Fifty-one of the 200 guests at a wedding held in Aberdeenshire (United Kingdom) on November 1st came away with more than just a piece of wedding cake. They received a dose of Norovirus. For most of the 51 victims, this was no more than the usual "winter vomiting bug" – uncomfortable, inconvenient, and soon over. But for one elderly guest, the encounter with Norovirus proved to be a killer.
Fortunately, most encounters with this highly infectious virus produce a happier ending. Staff members in hospitals and retirement homes, where the population tends to be more susceptible to severe dehydration, have learned to impose extraordinary isolation and sanitation measures immediately in response to even a single suspect case.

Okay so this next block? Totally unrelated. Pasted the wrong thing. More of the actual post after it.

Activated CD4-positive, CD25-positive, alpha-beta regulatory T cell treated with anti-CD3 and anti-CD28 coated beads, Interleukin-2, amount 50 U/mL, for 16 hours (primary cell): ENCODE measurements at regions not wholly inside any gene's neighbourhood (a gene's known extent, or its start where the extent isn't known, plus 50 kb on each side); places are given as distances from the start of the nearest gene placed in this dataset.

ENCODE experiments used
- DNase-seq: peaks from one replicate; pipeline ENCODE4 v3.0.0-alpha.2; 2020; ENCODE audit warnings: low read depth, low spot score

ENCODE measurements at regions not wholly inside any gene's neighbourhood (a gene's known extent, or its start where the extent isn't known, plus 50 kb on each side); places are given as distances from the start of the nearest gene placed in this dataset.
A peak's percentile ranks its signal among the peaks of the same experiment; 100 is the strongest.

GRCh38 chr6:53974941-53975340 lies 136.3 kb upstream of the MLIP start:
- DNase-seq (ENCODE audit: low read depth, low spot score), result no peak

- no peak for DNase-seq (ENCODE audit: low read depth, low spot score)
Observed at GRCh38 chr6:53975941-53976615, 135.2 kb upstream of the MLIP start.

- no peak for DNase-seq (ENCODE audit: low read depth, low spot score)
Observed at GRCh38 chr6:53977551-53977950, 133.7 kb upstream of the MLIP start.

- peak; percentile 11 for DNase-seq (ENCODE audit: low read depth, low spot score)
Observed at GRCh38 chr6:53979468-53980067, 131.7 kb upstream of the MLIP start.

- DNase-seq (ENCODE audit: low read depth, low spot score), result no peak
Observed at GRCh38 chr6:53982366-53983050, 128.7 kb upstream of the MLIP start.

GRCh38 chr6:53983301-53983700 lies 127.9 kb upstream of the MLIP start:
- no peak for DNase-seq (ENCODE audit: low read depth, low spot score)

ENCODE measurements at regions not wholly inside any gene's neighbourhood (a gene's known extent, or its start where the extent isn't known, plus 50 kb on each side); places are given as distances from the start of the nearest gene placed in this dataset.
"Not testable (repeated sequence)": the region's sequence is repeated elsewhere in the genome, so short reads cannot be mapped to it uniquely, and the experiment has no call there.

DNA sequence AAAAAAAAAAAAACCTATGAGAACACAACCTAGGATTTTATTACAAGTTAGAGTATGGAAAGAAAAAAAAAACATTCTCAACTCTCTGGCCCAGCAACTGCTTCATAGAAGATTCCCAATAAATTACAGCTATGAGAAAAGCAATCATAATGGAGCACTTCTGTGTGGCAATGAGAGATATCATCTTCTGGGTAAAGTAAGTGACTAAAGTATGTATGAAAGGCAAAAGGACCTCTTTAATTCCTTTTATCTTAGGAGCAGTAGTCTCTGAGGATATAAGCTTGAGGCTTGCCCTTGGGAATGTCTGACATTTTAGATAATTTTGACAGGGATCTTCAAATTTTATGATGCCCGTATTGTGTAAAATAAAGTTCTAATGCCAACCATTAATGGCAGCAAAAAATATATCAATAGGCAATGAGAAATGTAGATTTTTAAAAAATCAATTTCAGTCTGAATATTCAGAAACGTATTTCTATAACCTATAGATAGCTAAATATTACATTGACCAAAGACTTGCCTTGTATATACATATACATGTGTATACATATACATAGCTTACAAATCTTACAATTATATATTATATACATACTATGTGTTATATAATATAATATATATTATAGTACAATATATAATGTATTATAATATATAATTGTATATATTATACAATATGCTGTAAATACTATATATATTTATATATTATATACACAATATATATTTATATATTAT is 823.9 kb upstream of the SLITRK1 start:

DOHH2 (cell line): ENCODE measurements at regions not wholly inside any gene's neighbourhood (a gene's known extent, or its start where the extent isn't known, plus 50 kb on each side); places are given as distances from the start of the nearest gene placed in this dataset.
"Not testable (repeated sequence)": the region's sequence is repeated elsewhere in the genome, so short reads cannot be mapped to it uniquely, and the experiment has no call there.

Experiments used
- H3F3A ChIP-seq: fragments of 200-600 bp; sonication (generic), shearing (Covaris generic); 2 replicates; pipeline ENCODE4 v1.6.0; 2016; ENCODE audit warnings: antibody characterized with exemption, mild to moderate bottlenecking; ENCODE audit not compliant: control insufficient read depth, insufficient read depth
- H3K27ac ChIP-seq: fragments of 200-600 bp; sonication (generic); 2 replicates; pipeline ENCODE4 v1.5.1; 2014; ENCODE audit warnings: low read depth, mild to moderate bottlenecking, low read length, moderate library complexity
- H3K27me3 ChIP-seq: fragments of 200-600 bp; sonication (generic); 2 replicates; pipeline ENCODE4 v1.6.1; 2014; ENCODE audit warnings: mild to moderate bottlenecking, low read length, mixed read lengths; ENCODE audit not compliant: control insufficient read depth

In the last 2-3 weeks, Norovirus outbreaks have prompted ward closures and restrictions on visitors in the United Kingdom, Canada, the United States, and New Zealand. Earlier this fall – between mid-September and mid-October – nine clusters of Norovirus reported in the Netherlands, Italy, France and Ireland even struck down travelers who had become infected while visiting Lourdes.
Cruise ships are another favorite venue. In recent weeks, the virus struck 60 passengers on the Diamond Princess during its cruise of the Orient. And more than 14% of the 1,820 passengers on Holland America's Zuiderdam fell sick with Norovirus during a 17-day cruise that reached port on November 9th. Seventeen of the 794 crew members on that ship also were infected.
In short, Norovirus thrives on a captive audience – especially wherever a relatively large number of people are clustered in close quarters. The best defense against this highly infectious and very rugged virus is to pay extremely close attention to frequent and thorough hand washing, and to all other elements of personal hygiene. And as a friend discovered on a recent cruise, you might want to avoid the buffet. Think of how many different hands have touched the serving utensils.